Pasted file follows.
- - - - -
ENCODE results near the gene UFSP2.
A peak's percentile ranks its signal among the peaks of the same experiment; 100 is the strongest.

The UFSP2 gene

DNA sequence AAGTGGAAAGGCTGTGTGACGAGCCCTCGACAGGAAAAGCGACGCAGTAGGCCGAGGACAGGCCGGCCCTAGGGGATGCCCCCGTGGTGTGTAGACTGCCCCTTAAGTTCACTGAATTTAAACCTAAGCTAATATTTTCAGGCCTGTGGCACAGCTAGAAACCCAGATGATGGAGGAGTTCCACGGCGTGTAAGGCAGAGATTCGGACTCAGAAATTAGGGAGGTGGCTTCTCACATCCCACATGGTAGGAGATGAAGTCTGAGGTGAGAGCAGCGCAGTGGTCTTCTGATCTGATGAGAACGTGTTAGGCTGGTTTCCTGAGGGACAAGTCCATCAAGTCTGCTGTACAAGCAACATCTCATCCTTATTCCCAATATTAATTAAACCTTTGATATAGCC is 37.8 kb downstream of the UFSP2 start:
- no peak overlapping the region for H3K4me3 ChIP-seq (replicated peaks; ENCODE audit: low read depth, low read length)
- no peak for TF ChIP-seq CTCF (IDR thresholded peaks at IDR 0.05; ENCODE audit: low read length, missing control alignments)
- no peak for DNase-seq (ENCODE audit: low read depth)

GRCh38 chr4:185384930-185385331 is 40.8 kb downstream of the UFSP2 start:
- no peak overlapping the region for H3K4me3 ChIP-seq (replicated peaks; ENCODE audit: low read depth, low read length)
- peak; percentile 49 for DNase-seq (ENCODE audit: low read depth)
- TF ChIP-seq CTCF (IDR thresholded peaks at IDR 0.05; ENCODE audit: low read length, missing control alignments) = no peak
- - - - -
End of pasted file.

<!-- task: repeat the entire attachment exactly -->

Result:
ENCODE results near the gene UFSP2.
A peak's percentile ranks its signal among the peaks of the same experiment; 100 is the strongest.

The UFSP2 gene

DNA sequence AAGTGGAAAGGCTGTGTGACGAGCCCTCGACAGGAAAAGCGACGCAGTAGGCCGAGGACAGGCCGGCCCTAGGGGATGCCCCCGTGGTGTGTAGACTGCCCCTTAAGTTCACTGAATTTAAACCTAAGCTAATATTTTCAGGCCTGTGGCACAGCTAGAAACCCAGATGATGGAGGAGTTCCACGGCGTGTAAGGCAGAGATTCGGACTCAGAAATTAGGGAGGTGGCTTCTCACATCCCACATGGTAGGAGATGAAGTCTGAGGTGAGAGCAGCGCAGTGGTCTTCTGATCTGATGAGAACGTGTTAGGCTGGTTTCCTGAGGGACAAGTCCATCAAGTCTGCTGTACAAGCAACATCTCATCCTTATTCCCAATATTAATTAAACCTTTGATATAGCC is 37.8 kb downstream of the UFSP2 start:
- no peak overlapping the region for H3K4me3 ChIP-seq (replicated peaks; ENCODE audit: low read depth, low read length)
- no peak for TF ChIP-seq CTCF (IDR thresholded peaks at IDR 0.05; ENCODE audit: low read length, missing control alignments)
- no peak for DNase-seq (ENCODE audit: low read depth)

GRCh38 chr4:185384930-185385331 is 40.8 kb downstream of the UFSP2 start:
- no peak overlapping the region for H3K4me3 ChIP-seq (replicated peaks; ENCODE audit: low read depth, low read length)
- peak; percentile 49 for DNase-seq (ENCODE audit: low read depth)
- TF ChIP-seq CTCF (IDR thresholded peaks at IDR 0.05; ENCODE audit: low read length, missing control alignments) = no peak